Since 1888, the National Geographic Society has driven impact by identifying and investing in a global community of Explorers: leading scientists, educators, storytellers, conservationists, technologists, and many other changemakers who help us define some of the critical challenges of our time, drive new knowledge, advance new solutions, and inspire positive transformative change.
One of the Society’s first female Explorers was Eliza Scidmore, best remembered as the woman who helped bring Japan’s famous cherry trees to Washington, D.C. Shortly after the National Geographic Society was founded, she became the Society’s first female writer, photographer, and associate editor. In 1892, Scidmore also became our first female board member — further cementing her impressive legacy at National Geographic.
To celebrate Women’s History Month, we are recognizing some of the women in the current National Geographic family who have also achieved incredible “firsts” as leaders, scientists, storytellers, and educators.
- Jill Tiefenthaler, Chief Executive Officer – Tiefenthaler made history as the first woman to serve as CEO of the National Geographic Society. She joined the organization in August 2020 and brings a profound understanding of the role that National Geographic plays in illuminating and protecting the wonder of our world. Tiefenthaler’s vision is to expand the Society’s role as a globally-recognized nonprofit that supports a diverse community of Explorers and staff around the globe. Within her first six months, she led the launch of the Society’s first full diversity, equity, and inclusion statement and is currently leading the development of a new strategic plan to advance the Society’s mission and impact.
- Susan Goldberg, Editorial Director and Editor in Chief – Goldberg was named the first female editor of National Geographic magazine since its first publication in October 1888. Before joining National Geographic, Goldberg also made history at Bloomberg News as the outlet’s first female bureau chief in D.C. She’s well recognized for her leadership in journalism and today, as the Editor in Chief of National Geographic and Editorial Director of National Geographic Partners, she leads all journalism across National Geographic.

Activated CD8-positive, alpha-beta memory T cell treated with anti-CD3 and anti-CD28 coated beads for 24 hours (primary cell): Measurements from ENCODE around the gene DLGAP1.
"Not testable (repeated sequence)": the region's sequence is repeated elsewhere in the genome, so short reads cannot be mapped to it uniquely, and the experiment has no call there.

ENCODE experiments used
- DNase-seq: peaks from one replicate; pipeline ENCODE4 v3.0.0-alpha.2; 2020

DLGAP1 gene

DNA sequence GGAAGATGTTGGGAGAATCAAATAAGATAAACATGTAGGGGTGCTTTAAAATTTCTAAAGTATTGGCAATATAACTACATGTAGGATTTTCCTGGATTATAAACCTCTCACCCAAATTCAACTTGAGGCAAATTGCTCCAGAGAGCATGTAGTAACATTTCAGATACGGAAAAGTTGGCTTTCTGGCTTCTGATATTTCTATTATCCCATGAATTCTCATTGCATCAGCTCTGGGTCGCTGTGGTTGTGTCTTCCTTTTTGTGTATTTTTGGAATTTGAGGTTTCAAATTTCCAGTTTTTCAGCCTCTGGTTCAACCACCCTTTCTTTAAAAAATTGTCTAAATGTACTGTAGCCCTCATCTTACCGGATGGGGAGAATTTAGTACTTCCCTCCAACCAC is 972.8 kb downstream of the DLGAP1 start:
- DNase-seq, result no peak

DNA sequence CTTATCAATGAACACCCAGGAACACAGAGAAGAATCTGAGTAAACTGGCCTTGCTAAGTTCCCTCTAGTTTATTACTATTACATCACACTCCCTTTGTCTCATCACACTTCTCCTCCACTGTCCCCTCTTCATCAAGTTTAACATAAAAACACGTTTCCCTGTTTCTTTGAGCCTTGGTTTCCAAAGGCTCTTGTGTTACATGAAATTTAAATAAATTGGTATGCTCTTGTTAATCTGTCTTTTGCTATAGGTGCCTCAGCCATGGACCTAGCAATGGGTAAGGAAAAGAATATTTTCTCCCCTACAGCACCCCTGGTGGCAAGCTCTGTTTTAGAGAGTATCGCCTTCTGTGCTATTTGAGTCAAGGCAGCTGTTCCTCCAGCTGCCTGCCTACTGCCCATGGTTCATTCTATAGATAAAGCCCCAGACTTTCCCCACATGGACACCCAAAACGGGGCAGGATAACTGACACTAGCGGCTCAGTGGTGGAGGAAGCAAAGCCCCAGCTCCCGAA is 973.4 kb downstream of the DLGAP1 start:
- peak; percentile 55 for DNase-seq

- Jean Case, Chair of the Board of Trustees – Case is the first female Chair of the Board of Trustees for the Society. In her work with National Geographic and as CEO of the Case Impact Network and Case Foundation, which she founded after a successful career in the private sector, Case advocates for the importance of embracing a more fearless approach to innovation and bringing about transformational breakthroughs.
- Sylvia Earle, Explorer in Residence and Marine Biologist – Earle is a well-known pioneer in ocean exploration and has achieved a number of firsts over the course of her career: the National Geographic Society’s first female Explorer in Residence, the first person named Time’s “Hero for the Planet,” the first female chief scientist at the U.S. National Oceanic and Atmospheric Administration, and leader of the first all-female team of aquanauts. She also set the world record for the deepest untethered dive at 1,250 feet underwater in 1979.
- Asha de Vos, Explorer and Marine Biologist – De Vos is a Sri Lankan marine biologist, ocean educator, and pioneer of blue whale research within the northern Indian Ocean. Oceanswell, the nonprofit she established, is Sri Lanka’s first research and education organization and home to the first long-term study of whales in the region. De Vos is also the first Sri Lankan to hold a Ph.D. in marine mammal research, and is the first Pew Marine Fellow and National Geographic Emerging Explorer from Sri Lanka.
- Gladys Kalema-Zikusoka, Explorer and Wildlife Veterinarian – After Kalema-Zikusoka graduated from the University of London, she established the first veterinary department at the Uganda Wildlife Authority. Her expertise earned her the position of lead investigator of the first scabies outbreak in mountain gorillas, which she traced back to the people living around Bwindi Impenetrable National Park and their inadequate access to health care. It led her to establish Conservation Through Public Health and partner with the National Geographic Society to address human and wildlife health together and to improve alternative livelihoods in communities sharing their habitats with gorillas.
- Kavita Gupta, Fellow and Educator – Gupta has quickly established her legacy at the National Geographic Society and as an exceptional educator. She is a 2018 Education Fellow, 2017 Grosvenor Teacher Fellow, and the first-ever recipient of the Gilbert M. Grosvenor Educator of the Year award—a testament to her innovative efforts to inform and inspire students.
These incredible women represent the past and present of National Geographic. Today, half of our grant recipients are women whose work is illuminating and protecting the wonders of our world. Our goal is to champion all voices equally—with a diverse group of staff, Explorers, educators, and storytellers contributing their critically important perspectives and ideas. If you want to hear more from the exceptional women we’re celebrating this month, follow us at @insidenatgeo.